While the exact wording remains an open debate, the phrase "youth is wasted on the young" is largely attributable to George Bernard Shaw, the prodigious Irish playwright.
And yet, while the middle-aged set may believe this idea to be absolutely true, given their perspective that comes only from years of living and experience, what they also have that the young do not, is this: unrivaled self-esteem.
If you are a wise adult of many years, you may have already sensed this. But now you have some supporting evidence to lean on, courtesy of a recent study published in the journal Psychological Bulletin. In conducting a meta-analysis from 191 research articles "based on 331 independent samples, including data from 164,868 participants," scientists determined that an individual's self-esteem peaks at roughly 60 and remains at that level until age 70.
The study's co-author attributes that to many factors.
"Midlife is, for many adults, a time of highly stable life circumstances in domains such as relationships and work," said University of Bern psychology professor Ulrich Orth, as quoted by Time. "Moreover, during middle adulthood, most individuals further invest in the social roles they hold, which might promote their self-esteem. People take on managerial roles at work, maintain a satisfying relationship with their spouse or partner, and help their children to become responsible and independent adults.”
For the average person, self-esteem, as you might expect grows from school age (ages 6 to 12) to adolescence (ages 13-17) and through the early years of adulthood (starting at 18), does not decline – despite what many believe during the tumult of teen years – and then "increases strongly," the authors write, until roughly age 30. From that stage, it becomes more gradually pronounced over the next three decades before that period of high-level satisfaction and reflection engages.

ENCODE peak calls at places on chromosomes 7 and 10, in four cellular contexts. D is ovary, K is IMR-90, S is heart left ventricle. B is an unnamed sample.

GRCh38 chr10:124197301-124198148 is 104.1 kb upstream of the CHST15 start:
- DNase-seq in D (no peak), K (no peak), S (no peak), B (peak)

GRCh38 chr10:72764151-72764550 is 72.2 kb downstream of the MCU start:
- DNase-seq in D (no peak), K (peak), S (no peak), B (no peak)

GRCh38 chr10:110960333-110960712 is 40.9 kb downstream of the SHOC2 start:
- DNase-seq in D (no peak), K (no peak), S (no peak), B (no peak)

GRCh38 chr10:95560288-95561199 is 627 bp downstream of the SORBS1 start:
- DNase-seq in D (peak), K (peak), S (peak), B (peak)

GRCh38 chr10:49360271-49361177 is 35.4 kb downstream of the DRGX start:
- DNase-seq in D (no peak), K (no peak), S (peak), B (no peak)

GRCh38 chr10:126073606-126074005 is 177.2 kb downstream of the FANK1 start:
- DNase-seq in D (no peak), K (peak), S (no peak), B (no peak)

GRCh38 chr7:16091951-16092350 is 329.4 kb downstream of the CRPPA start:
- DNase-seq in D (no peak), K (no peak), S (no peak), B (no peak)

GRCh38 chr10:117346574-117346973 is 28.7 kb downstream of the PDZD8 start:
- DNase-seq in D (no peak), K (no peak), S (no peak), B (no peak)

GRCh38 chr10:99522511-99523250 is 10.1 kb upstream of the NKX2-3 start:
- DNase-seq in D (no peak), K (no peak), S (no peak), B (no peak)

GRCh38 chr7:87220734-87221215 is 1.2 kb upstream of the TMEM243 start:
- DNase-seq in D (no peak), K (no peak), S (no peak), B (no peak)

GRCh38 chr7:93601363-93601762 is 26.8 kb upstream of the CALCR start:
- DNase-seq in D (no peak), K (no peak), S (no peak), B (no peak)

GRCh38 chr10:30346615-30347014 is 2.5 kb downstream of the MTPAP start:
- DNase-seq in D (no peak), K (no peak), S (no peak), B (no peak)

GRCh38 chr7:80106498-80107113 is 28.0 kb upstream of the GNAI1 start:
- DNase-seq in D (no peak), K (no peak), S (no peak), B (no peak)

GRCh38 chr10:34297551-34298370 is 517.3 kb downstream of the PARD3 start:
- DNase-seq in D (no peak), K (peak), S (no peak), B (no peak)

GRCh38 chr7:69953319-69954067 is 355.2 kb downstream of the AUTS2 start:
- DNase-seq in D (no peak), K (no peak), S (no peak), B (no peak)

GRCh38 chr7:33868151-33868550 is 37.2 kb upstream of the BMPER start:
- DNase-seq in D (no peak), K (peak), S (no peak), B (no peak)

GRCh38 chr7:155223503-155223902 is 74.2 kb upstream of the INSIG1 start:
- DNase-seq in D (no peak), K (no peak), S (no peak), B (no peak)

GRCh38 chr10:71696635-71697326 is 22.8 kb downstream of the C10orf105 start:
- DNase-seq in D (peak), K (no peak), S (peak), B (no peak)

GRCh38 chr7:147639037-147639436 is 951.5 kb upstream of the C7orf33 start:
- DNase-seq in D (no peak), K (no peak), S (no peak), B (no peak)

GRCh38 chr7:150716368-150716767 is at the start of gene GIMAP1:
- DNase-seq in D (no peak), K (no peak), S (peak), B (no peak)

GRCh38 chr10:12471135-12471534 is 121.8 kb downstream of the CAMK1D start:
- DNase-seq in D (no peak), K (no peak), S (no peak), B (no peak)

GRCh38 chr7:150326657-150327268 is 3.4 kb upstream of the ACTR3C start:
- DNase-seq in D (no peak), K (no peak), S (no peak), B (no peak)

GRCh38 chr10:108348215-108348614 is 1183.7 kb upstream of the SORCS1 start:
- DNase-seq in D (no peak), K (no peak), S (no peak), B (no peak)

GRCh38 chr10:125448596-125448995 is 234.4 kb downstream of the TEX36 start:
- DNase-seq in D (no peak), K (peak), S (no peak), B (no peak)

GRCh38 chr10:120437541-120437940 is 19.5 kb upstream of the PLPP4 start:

The study, titled "Development of self-esteem from age 4 to 94 years: A meta-analysis of longitudinal studies," was published online July 16.
After age 70, researchers note a decline of self-esteem until age 90, when the falloff increases even further. From 70-90, this period can often be one when an individual loses a loved one and when social interaction with close friends becomes more difficult due to age and/or infirmity. These are among the conclusions that the authors cite in their work.
"The meta-analytic findings clarify previously unresolved issues about the nature and magnitude of self-esteem change in specific developmental periods (i.e., childhood, adolescence, and old age)," they wrote, "and draw a much more precise picture of the life span trajectory of self-esteem."
Shaw (pictured) wrote more than 60 plays during his prolific career, which spanned the late 19th and early 20th centuries. And yet, while he was awarded the Nobel prize in literature in 1925, as well as an Academy Award in 1938 for the screenplay to his work, Pygmalion, those six words in recognition of youthfulness remain particularly noteworthy. Now, based on this new scientific insight, maybe someone might want to take another shot at saying something equally quotable about the appreciation of self about a life well lived.